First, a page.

Giles J. Kennedy & Co.

Standard Life

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The firm of Giles J. Kennedy & Co. have recently been approached by a number of Irish Standard Life shareholders.  In late 2014 the company widely advertised their decision to return value to its shareholders. Subsequently Capita, the company’s share registrar managing the process, issued documentation which allowed shareholders opt for payment either as capital or income, or a combination of both.  If a shareholder selected the capital option, the payment was subject to capital gains tax at a rate of 33%, subject to an exemption in respect of gains of €1,270 or less.  However under the income option, the share pay-out would be subject to income tax, PRSI and the Universal Social Charge, which could amount to a levy of 51%.

The deadline imposed for the return of the documentation was the 18th March 2015.  Any shareholder who did not return their form or did not return their form by the deadline namely 18th March 2015 would be deemed to have opted for the income option.

The documentation received by shareholders was accompanied by an International Business Reply envelope which is a product provided by Royal Mail.    Irish shareholders completed the documentation, placed it in the envelope provided and returned the documentation within the deadline set.  However a delay in the delivery of close to 5,500 letters to the Registrar of Standard Life has resulted in those Irish shareholders who had opted for either capital, or a combination of income and capital,  being treated under the default income option.    This has resulted in those shareholders being liable for income tax etc. at a rate of 51%.

Queries have been raised as to whether the envelope provided by Capita was valid in Ireland.    Capita have assured shareholders that the envelope was valid and paid for by them.   This has been confirmed also by An Post whose spokeswoman confirmed “there is no operational reason for this service issue.  The International Reply Service had been in operation for many years and is commonly used by business … All An Post staff are fully au fait with it and how it operates.  The envelopes are immediately recognizable and processed in accordance with agreed international procedures”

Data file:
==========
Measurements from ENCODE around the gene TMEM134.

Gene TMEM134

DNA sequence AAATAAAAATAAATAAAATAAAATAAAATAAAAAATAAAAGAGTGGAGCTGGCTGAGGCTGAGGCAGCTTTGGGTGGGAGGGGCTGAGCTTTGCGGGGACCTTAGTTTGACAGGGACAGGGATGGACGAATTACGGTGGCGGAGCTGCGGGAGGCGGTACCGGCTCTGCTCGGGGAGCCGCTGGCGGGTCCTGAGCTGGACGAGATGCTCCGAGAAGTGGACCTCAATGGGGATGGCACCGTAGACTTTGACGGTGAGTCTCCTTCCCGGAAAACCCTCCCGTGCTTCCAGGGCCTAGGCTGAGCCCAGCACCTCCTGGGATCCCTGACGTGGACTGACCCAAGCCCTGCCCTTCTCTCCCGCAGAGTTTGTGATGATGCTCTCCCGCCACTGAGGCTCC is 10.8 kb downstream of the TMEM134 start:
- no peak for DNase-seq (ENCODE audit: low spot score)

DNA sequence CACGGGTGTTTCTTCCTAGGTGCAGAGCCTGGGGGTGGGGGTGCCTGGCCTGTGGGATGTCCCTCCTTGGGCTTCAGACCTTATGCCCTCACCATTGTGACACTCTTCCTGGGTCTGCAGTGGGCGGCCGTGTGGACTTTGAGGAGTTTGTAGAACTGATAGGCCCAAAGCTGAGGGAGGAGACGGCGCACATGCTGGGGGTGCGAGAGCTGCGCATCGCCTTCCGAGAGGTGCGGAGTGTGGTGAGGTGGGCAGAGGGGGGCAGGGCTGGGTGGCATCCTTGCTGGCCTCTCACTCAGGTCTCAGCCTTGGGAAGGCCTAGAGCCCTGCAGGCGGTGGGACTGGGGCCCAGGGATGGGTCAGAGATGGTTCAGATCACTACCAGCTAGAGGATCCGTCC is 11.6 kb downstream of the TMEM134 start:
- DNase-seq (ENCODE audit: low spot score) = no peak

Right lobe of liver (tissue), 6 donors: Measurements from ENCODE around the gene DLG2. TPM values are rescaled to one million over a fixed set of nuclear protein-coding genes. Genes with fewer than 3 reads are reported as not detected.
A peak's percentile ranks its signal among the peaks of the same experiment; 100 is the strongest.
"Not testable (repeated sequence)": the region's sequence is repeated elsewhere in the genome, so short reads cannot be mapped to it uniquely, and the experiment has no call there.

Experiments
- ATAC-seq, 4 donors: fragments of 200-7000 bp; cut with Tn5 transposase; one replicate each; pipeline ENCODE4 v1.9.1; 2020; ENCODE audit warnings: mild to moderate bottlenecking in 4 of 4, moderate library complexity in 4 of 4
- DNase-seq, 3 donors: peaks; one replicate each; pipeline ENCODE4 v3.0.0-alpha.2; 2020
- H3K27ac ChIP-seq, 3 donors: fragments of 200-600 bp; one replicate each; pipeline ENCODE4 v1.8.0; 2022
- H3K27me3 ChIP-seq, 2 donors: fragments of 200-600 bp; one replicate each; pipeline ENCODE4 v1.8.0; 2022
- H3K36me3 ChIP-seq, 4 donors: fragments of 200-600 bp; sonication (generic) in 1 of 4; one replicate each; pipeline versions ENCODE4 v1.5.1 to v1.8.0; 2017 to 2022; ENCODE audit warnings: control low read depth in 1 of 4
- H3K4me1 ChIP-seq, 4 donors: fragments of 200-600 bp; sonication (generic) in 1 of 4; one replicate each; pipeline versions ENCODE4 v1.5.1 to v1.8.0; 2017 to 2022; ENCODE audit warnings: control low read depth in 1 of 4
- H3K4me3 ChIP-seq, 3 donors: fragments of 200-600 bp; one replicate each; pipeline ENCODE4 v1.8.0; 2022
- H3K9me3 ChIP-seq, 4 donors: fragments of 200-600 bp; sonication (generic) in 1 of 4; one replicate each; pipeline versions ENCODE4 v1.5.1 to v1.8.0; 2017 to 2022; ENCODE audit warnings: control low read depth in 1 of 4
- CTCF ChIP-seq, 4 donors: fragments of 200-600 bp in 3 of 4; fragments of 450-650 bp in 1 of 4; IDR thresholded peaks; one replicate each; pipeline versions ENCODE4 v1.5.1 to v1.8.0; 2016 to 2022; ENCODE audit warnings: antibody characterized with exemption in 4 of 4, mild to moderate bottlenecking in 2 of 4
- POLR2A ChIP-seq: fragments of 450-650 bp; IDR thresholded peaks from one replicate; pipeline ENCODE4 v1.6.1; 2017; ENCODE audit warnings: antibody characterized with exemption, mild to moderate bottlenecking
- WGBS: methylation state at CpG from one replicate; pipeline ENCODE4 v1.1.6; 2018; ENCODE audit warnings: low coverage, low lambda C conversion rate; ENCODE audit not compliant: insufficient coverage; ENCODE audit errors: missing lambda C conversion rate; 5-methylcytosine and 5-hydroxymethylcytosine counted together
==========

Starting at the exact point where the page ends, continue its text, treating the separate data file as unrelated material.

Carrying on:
An Post and Royal Mail investigated the matter and their joint findings support the fact that the capital election forms were post by the shareholders prior to the deadline.  However neither can identify where the delay occurred and no explanation has been offered.

So what are the practical options:-

  1. Could Standard Life re-open their return of value process?   The company insists that it cannot do this.   They said that the procedures surrounding same were strictly laid out and must be adhered to.
  2. Could the Revenue Commissioners treat the payment as something other than a special dividend?   In short, no the Revenue have confirmed that they have no discretion in treating the payments as liable for income tax, USC and possibly PRSI, once paid by Standard Life as a special dividend regardless of the circumstances.

Where does the problem lie?

  • Standard Life placed the process in their hands of Capita.   However this does not relieve them of their obligations to shareholders.
  • Capita were charged by Standard Life with responsibility for the process and they have obligations and duties not only to Standard Life but also to shareholders to ensure the process was designed and implemented correctly.
  • There is evidence that the delay in the delivery occurred and questions must be asked of both An Post and The Royal Mail.   Royal Mail as part of their terms and conditions confirm “we will not pay you compensation for loss of damage or any item unless the item was sent using one of our tracked products”  An Post’s standard conditions provide that where any postal packet is lost, damaged or delayed by a least seven (7) days if for delivery within the State or by at least ten (10) days if for delivery outside the State, whilst in the custody of An Post, An Post shall pay compensation to any person or persons who establish a reasonable claim for compensation.   However no compensation shall be paid for consequential loss or the cost of the contents.     Can the postal authorities rely on limitation clauses where there is a complete breakdown?

Giles J. Kennedy & Company is continuing to investigate these issues.

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